This paper attempts to defend the value of equality against the accusation that it is an expression of irrational and disreputable feelings of envy of those who are better off. It draws on Rawls’ account of the sense of justice to suggest that resentment of inequalities may be a proper resentment of injustice. The case of resentment of ‘free riders’ is taken as one plausible example of a justified resentment of those who benefit unfairly from a scheme of cooperation. Further (...)
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  20. Elisabeth Norman (2002). Subcategories of "Fringe Consciousness" and Their Related Nonconscious Contexts. Psyche 8 (15):i.score: 30.0
    _7(18)._ http://psyche.cs.monash.edu.au/v7/psyche-7-18-mangan.html
    .
    ABSTRACT: In Mangan's (2001) account of fringe consciousness there is a tension between the proposal that fringe.
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  21. Richard Norman (2001). Practical Reasons and the Redundancy of Motives. Ethical Theory and Moral Practice 4 (1):3-22.score: 30.0
    Jonathan Dancy, in his 1994 Aristotelian Society Presidential Address, set out to show ''why there is really no such thing as the theory of motivation''. In this paper I want to agree that there is no such thing, and to offer reasons of a different kind for that conclusion. I shall suggest that the so-called theory of motivation misconstrues the question which it purports to answer, and that when we properly analyse the question and distinguish it clearly from other questions (...)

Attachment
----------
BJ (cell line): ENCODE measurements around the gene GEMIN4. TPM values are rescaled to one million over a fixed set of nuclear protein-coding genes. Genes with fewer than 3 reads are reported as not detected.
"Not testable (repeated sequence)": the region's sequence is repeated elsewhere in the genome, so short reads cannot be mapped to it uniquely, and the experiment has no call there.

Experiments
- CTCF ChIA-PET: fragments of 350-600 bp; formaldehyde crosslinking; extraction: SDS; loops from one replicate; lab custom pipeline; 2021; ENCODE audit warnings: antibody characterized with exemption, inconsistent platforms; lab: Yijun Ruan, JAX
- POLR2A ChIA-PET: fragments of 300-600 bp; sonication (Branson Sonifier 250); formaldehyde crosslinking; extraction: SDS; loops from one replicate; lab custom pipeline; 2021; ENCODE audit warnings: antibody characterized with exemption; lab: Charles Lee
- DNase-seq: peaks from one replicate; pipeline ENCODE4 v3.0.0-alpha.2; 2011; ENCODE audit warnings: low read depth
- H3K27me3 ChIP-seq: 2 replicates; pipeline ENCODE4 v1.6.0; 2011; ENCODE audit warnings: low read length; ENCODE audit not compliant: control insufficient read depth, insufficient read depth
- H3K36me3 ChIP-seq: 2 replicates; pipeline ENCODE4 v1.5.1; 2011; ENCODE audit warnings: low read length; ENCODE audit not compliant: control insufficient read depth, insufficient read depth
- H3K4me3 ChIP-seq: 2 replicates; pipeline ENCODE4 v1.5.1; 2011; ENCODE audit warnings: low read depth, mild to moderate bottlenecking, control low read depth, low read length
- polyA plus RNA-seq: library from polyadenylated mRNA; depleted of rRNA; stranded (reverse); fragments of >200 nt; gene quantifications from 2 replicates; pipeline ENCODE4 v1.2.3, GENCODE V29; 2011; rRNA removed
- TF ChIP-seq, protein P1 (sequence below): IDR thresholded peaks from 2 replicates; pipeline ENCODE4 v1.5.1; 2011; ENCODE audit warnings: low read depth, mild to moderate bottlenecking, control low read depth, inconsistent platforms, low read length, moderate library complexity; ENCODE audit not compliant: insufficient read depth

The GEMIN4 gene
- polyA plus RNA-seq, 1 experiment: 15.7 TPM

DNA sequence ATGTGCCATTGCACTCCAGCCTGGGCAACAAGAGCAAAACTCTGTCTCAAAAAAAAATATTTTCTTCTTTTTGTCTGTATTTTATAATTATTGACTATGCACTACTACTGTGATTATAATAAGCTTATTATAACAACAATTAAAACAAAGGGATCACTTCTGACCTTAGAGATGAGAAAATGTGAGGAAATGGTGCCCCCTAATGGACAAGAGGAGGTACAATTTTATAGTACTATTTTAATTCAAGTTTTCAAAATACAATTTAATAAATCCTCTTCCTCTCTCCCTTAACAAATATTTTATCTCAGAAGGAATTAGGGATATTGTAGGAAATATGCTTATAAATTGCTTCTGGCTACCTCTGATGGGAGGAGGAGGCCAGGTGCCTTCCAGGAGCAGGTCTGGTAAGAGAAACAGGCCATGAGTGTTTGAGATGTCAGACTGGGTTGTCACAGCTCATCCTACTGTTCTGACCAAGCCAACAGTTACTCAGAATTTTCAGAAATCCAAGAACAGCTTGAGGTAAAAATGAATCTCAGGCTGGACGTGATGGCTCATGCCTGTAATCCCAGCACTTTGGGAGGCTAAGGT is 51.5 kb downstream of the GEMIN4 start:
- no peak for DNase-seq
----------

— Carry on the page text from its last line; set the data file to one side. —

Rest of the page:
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  22. Pierre-Yves Néron & Wayne Norman (2008). Citizenship, Inc.: Do We Really Want Businesses to Be Good Corporate Citizens? Business Ethics Quarterly 18 (1):1-26.score: 30.0
    Are there any advantages to thinking and speaking about ethical business in the language of citizenship? We will address this question in part by looking at the possible relevance of a vast literature on individual citizenship that has been produced by political philosophers over the last fifteen years. Some of the central elements of citizenship do not seem to apply straightforwardly to corporations. E.g., “citizenship” typically implies membership in a state and an identity akinto national identity; but this connotation of (...)